Greek Jewelry: Skills of the Greek Goldsmiths

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The jewelry of ancient Greece, which requires more detailed consideration, is that worn from the close of the fifth century onward. The jewelry of the Greeks at this epoch was, like all their other works of art, of surpassing excellence.

Gold was wrought with a skill which showed how well the artist appreciated the beauty of its color and its distinctive qualities of ductility and malleability. The Greek craftsman was ever careful to keep the material in strict subordination to the workmanship, and not to allow its intrinsic worth so to dominate his productions as to obscure his artistic intention.

The Greek goldsmiths excelled in the processes of repouss, chasing, engraving, and of intaglio cutting on metal, and brought to great perfection the art of soldering small objects on to thin surfaces and joining together the thinnest metal plates.

Granulated work, in which they were rivaled by the Etruscans alone, the Greeks practiced with success, but preferred filigree ornamentation, that is the use of fine threads of gold twisted upon the surface with very delicate effect.

Precious stones were very rarely used in the finest work, though on many of the post-Alexandrine jewels, stones such as garnets were frequently employed. Color was obtained by a sparing use of enamel.

The value of Greek jewelry lies in the use of gold and the artistic development of this single material. The minuteness of jewelry did not lead the Greeks to despise it as a field of labor. Whatever designs they borrowed from others the Greeks made their own and reproduced in a form peculiar to themselves.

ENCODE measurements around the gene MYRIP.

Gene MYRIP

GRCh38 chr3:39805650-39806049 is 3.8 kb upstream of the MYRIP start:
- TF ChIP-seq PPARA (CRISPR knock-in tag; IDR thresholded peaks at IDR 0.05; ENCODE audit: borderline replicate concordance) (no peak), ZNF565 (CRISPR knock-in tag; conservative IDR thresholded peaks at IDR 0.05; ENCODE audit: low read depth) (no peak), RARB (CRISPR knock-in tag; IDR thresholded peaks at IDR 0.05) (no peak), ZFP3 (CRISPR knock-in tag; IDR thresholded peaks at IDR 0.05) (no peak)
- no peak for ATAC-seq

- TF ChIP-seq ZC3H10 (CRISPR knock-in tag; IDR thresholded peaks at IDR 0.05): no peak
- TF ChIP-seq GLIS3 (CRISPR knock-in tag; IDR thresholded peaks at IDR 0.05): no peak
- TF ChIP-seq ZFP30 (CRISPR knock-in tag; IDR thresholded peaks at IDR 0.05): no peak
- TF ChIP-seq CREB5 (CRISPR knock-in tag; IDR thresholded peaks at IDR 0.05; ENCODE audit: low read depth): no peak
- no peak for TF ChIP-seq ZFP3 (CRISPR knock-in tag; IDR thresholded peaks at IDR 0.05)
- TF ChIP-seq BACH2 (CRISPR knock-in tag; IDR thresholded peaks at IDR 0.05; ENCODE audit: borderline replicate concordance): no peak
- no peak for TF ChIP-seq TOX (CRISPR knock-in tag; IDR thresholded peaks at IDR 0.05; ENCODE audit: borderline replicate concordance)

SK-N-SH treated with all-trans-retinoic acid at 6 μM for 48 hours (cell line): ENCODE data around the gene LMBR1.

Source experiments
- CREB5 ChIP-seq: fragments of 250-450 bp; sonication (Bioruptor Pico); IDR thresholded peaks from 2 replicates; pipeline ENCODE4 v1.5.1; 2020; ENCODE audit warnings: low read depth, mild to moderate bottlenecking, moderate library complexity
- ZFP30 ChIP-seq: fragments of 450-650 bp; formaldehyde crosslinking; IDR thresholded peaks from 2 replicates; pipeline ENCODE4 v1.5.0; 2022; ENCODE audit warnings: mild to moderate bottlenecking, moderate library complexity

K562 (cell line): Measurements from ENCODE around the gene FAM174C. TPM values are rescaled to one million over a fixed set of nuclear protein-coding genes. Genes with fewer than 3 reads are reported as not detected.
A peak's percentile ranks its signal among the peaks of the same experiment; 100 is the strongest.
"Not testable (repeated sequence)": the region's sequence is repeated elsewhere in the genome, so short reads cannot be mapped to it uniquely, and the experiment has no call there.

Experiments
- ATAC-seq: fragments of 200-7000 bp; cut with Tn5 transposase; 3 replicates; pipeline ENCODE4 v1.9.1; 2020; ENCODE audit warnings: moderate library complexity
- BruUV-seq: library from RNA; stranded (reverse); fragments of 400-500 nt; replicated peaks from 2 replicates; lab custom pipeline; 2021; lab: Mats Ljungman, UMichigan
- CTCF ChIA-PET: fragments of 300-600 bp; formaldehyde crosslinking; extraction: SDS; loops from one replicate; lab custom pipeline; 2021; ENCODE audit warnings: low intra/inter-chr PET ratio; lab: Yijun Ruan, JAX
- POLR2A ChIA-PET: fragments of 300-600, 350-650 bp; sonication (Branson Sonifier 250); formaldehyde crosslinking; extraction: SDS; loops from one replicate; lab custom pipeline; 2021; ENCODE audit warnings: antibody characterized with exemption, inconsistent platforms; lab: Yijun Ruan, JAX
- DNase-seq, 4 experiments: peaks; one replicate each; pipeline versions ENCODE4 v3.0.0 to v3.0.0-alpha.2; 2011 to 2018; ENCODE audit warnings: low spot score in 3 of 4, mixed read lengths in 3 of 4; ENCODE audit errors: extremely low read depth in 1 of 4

In other respects they went straight to nature, choosing simple motives of fruit, flowers, and foliage, united with a careful imitation of animal forms and of the human body. The objects we have to consider fall into two classes, according as they are either substantial articles for use or ornament in daily life, or mere flimsy imitations of them made only to be buried with the dead.

As in the case of other nations of antiquity, the demands of Greek piety were satisfied if the dead were adorned with jewels made cheaply of leaves of stamped or bracteate gold. This course was followed mainly for the purpose of lessening expense; but it served also to obviate the chance of tombs being rifled by tomb-robbers or tymborychoi, who practiced a profession which was common in ancient times and offered large and certain profits.

Jewels simply and entirely funereal occupy a prominent position in every public and private collection of Greek jewelry. The rarity of jewels for actual use may be further explained by the fact that articles of that kind would only be associated with the grave of a person of wealth and distinction, and that the more important graves were the first prey of robbers.

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Author: fairydew1

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